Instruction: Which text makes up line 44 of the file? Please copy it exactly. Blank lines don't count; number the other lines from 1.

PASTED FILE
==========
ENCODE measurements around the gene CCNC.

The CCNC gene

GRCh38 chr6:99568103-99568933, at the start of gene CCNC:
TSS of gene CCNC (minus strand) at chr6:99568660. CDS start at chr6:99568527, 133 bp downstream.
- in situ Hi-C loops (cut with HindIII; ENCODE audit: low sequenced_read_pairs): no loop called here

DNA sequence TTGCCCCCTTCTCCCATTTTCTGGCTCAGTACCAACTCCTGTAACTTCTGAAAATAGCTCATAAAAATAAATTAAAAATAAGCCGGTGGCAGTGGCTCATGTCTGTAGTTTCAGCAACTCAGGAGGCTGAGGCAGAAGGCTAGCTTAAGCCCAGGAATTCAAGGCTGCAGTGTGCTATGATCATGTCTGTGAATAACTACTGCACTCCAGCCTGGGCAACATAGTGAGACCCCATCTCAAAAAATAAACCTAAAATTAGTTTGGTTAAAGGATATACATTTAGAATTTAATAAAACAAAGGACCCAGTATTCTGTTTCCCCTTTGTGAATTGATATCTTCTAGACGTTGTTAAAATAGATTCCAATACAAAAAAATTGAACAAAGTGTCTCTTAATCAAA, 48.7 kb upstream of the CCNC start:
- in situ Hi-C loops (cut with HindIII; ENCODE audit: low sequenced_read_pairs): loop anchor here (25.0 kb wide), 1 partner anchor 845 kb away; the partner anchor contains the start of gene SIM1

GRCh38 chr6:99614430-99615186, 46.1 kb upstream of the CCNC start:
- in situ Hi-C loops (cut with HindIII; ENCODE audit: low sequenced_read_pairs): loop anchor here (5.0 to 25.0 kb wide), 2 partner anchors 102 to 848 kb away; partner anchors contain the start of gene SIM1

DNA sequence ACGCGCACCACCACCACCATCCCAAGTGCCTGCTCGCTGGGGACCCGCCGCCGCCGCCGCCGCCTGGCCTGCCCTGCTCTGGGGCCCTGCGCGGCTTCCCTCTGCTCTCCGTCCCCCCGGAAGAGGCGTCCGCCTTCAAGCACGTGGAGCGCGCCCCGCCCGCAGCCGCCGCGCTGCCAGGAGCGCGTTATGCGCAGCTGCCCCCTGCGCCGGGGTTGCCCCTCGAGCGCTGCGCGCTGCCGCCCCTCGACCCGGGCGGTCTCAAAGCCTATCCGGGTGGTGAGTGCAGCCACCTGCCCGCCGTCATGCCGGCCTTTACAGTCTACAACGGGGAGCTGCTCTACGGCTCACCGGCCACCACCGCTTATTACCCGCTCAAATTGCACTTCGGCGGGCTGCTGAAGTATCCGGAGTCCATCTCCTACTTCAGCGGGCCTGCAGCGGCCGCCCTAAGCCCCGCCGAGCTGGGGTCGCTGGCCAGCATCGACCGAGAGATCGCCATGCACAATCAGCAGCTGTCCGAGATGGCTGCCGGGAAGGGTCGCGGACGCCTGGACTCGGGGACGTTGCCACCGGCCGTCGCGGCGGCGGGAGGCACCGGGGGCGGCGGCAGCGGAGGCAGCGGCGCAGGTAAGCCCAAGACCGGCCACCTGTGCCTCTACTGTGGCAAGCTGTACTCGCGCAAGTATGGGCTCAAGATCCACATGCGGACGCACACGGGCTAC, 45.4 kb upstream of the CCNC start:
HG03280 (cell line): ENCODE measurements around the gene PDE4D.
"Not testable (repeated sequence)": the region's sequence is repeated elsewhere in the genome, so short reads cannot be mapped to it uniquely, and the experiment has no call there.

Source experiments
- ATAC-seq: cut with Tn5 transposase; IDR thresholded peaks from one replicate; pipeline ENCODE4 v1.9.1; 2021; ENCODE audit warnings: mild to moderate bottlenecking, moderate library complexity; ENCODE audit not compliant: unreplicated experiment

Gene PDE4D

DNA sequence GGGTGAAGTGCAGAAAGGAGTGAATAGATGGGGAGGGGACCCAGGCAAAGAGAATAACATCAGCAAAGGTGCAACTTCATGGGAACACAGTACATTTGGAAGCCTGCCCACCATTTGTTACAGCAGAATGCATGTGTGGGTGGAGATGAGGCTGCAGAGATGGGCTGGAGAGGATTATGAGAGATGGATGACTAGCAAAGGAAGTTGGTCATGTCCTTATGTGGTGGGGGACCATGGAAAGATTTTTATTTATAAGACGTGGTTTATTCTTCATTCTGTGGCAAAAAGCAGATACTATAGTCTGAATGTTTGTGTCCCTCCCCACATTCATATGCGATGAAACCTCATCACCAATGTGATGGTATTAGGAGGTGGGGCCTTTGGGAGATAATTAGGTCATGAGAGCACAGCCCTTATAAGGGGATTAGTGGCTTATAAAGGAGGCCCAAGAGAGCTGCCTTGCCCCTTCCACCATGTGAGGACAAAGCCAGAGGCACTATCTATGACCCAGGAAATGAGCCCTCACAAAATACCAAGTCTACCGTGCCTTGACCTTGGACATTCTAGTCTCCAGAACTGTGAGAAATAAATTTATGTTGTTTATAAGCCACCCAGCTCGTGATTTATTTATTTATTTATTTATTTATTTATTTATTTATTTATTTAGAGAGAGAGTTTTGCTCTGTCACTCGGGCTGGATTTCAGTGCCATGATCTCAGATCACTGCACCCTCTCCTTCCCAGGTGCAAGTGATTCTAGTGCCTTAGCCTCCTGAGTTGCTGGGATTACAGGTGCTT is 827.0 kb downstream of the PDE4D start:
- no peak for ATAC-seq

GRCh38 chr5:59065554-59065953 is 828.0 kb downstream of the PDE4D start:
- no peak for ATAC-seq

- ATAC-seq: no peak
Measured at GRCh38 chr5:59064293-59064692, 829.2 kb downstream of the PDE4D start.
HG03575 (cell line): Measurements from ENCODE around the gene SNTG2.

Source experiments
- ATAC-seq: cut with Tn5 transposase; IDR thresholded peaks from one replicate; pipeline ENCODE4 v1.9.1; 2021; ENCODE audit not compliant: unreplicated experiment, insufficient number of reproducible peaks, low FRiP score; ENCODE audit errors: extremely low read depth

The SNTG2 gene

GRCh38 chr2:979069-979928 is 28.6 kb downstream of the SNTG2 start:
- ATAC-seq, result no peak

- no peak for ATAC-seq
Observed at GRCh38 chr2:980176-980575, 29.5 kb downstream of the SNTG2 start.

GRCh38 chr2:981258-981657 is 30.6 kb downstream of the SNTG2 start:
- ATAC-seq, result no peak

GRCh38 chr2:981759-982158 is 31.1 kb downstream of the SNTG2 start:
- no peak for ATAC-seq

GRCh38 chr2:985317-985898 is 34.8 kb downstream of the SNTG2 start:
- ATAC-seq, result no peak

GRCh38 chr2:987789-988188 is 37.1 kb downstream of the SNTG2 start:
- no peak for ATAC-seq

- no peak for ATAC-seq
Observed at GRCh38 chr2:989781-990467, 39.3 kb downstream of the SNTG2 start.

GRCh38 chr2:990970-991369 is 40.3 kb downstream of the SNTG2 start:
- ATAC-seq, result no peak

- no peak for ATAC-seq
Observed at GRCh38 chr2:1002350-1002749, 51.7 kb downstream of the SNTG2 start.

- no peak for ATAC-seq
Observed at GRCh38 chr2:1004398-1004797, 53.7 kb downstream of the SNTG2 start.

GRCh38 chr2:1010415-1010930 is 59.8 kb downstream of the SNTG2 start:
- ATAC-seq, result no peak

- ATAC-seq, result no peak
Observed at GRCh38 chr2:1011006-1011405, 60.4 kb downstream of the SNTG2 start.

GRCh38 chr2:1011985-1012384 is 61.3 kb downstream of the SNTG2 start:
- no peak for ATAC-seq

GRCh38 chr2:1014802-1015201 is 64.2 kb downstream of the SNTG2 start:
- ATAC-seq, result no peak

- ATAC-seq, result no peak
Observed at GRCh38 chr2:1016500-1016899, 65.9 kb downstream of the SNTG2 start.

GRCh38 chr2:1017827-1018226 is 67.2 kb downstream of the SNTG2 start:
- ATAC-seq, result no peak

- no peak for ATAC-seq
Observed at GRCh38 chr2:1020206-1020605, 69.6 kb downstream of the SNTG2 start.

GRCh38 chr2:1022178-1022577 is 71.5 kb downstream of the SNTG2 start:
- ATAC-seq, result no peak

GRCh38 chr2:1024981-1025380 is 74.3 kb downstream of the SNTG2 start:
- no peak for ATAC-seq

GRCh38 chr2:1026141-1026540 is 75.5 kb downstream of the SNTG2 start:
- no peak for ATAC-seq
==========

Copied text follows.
- no peak for ATAC-seq